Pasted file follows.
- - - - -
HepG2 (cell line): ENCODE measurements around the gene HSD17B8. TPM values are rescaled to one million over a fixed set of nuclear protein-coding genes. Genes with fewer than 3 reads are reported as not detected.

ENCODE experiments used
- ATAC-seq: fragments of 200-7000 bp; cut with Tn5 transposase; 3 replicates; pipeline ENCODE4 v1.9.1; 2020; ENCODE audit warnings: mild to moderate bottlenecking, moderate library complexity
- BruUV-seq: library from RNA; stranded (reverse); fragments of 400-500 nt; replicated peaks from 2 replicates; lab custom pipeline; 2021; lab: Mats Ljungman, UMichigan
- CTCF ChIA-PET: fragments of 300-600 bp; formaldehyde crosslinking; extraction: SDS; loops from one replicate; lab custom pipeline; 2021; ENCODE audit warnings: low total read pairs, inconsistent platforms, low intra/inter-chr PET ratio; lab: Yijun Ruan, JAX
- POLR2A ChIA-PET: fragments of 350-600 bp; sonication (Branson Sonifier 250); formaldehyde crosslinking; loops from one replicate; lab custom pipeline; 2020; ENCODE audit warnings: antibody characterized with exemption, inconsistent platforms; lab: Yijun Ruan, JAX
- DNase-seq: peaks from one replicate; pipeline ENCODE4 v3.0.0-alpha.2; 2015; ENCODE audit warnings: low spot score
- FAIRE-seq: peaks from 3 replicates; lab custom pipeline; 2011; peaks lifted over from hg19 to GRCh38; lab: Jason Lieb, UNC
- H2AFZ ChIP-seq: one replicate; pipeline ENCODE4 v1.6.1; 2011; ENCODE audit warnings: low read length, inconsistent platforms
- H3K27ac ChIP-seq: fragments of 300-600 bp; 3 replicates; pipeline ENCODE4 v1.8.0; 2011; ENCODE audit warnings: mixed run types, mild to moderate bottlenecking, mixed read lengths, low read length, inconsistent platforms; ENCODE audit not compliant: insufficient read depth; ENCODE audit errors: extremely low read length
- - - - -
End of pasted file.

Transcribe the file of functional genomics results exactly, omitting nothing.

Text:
HepG2 (cell line): ENCODE measurements around the gene HSD17B8. TPM values are rescaled to one million over a fixed set of nuclear protein-coding genes. Genes with fewer than 3 reads are reported as not detected.

ENCODE experiments used
- ATAC-seq: fragments of 200-7000 bp; cut with Tn5 transposase; 3 replicates; pipeline ENCODE4 v1.9.1; 2020; ENCODE audit warnings: mild to moderate bottlenecking, moderate library complexity
- BruUV-seq: library from RNA; stranded (reverse); fragments of 400-500 nt; replicated peaks from 2 replicates; lab custom pipeline; 2021; lab: Mats Ljungman, UMichigan
- CTCF ChIA-PET: fragments of 300-600 bp; formaldehyde crosslinking; extraction: SDS; loops from one replicate; lab custom pipeline; 2021; ENCODE audit warnings: low total read pairs, inconsistent platforms, low intra/inter-chr PET ratio; lab: Yijun Ruan, JAX
- POLR2A ChIA-PET: fragments of 350-600 bp; sonication (Branson Sonifier 250); formaldehyde crosslinking; loops from one replicate; lab custom pipeline; 2020; ENCODE audit warnings: antibody characterized with exemption, inconsistent platforms; lab: Yijun Ruan, JAX
- DNase-seq: peaks from one replicate; pipeline ENCODE4 v3.0.0-alpha.2; 2015; ENCODE audit warnings: low spot score
- FAIRE-seq: peaks from 3 replicates; lab custom pipeline; 2011; peaks lifted over from hg19 to GRCh38; lab: Jason Lieb, UNC
- H2AFZ ChIP-seq: one replicate; pipeline ENCODE4 v1.6.1; 2011; ENCODE audit warnings: low read length, inconsistent platforms
- H3K27ac ChIP-seq: fragments of 300-600 bp; 3 replicates; pipeline ENCODE4 v1.8.0; 2011; ENCODE audit warnings: mixed run types, mild to moderate bottlenecking, mixed read lengths, low read length, inconsistent platforms; ENCODE audit not compliant: insufficient read depth; ENCODE audit errors: extremely low read length